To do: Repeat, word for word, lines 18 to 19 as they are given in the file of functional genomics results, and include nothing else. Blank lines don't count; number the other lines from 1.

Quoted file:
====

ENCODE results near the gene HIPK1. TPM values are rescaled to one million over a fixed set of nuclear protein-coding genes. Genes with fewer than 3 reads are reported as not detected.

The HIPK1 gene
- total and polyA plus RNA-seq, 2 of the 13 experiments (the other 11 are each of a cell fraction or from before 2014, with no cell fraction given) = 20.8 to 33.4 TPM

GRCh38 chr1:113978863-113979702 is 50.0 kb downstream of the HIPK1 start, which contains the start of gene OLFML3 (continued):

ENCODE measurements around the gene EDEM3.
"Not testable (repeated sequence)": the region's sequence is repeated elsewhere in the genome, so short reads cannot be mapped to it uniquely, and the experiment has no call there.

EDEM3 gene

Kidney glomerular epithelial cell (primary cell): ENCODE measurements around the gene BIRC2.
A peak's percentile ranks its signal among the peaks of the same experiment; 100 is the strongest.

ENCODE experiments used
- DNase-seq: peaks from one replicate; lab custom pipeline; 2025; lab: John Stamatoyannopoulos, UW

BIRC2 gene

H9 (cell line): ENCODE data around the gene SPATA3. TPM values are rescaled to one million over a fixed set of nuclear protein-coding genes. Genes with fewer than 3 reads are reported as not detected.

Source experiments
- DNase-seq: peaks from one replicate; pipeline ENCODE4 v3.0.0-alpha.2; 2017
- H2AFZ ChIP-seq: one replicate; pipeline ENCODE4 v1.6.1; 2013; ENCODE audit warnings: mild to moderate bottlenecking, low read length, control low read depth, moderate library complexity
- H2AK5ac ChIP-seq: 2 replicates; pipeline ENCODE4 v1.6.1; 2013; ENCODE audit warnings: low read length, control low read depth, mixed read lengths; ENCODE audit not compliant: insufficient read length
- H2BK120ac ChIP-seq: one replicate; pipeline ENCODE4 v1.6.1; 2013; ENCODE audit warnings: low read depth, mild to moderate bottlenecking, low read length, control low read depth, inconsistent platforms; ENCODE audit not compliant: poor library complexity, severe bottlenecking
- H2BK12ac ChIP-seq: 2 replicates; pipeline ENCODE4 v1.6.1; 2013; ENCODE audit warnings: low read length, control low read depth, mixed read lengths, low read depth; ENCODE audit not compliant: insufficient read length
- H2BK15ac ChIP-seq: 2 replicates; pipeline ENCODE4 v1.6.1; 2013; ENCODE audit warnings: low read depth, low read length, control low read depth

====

- H2BK120ac ChIP-seq: one replicate; pipeline ENCODE4 v1.6.1; 2013; ENCODE audit warnings: low read depth, mild to moderate bottlenecking, low read length, control low read depth, inconsistent platforms; ENCODE audit not compliant: poor library complexity, severe bottlenecking
- H2BK12ac ChIP-seq: 2 replicates; pipeline ENCODE4 v1.6.1; 2013; ENCODE audit warnings: low read length, control low read depth, mixed read lengths, low read depth; ENCODE audit not compliant: insufficient read length